Home Sweet Home
U.S. companies brought home more foreign profits in the first year after the tax-law overhaul than the government previously estimated. Firms repatriated $776.51 billion in profits made overseas in 2018, the Commerce Department said Thursday. The agency revised up an estimate made in March by more than $111 billion, Eric Morath and Theo Francis report. Newly released first-quarter data for 2019 also showed the pace of repatriations slowed to a seasonally adjusted $100.25 billion. That was the smallest quarterly amount since the tax-law changes went into effect but still well ahead of the quarterly average in 2017.
Add the Bank of England to the growing list of regulators and politicians that want to take a look at Facebook’s plans for a digital currency called Libra. In prepared remarks for an annual address to bankers, BOE Governor Mark Carney said Libra has the potential to be a critical part of the global financial system given the social-media giant’s reach, and as such will need to be scrutinized by regulators and central banks, Jason Douglas reports. “The Bank of England approaches Libra with an open mind but not an open door,” Mr. Carney said, calling Libra “systemically important” if it achieves its ambitions.
No News Is No News
European leaders failed to strike a deal on key European Union posts at a summit last night, leaving presidencies of the European Commission and, more importantly for investors, the European Central Bank in limbo. The logjam seems rooted in the European Commission job, which will set the tone for the horse-trading involved in picking the successor of Mario Draghi, whose nonrenewable, eight-year term ends in October. EU leaders will have another crack at it at a meeting on June 30. “While markets are obviously focused on the choice of Draghi’s successor, that is not the priority for the EU’s political leadership, for whom it is just one piece of a larger puzzle,” said JPMorgan economist Greg Fuzesi. Brian Blackstone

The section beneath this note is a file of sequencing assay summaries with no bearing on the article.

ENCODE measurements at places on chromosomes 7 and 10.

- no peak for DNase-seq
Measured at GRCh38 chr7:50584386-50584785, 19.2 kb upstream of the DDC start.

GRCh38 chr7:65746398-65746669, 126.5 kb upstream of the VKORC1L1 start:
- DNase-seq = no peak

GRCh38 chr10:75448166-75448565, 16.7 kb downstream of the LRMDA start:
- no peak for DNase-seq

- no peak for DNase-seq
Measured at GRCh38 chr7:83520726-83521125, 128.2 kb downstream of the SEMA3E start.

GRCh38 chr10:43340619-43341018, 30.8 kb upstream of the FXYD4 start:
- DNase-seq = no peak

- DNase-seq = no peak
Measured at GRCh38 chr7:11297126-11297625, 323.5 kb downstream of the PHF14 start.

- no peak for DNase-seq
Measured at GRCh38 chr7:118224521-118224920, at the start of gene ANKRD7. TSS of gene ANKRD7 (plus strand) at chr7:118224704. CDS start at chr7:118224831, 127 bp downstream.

The last time business activity in the purchasing managers index for eurozone countries, excluding German and France, was as weak as it was in June, according to IHS Markit.
WHAT ELSE WE’RE READING
Inflation expectations can have both inflationary and deflationary biases, according to a Bank for International Settlements paper, and the dispersion is particularly large across Europe. Germany and France has biases in both directions, the paper said, while Spain has a deflationary bias and Italy an inflationary one. “These results indicate that the ECB faces an ongoing challenge in convincing households of their objectives,” the authors wrote.
One reason for subdued underlying inflation in Europe is moderate gain in rent prices, according to a European Central Bank paper that noted a disconnect between home and rental prices. The reason: low price pressures more broadly and limited turnover in rental contracts. “Should these factors persist, rent inflation will likely continue to make a relatively moderate contribution to services and underlying inflation,” the authors wrote.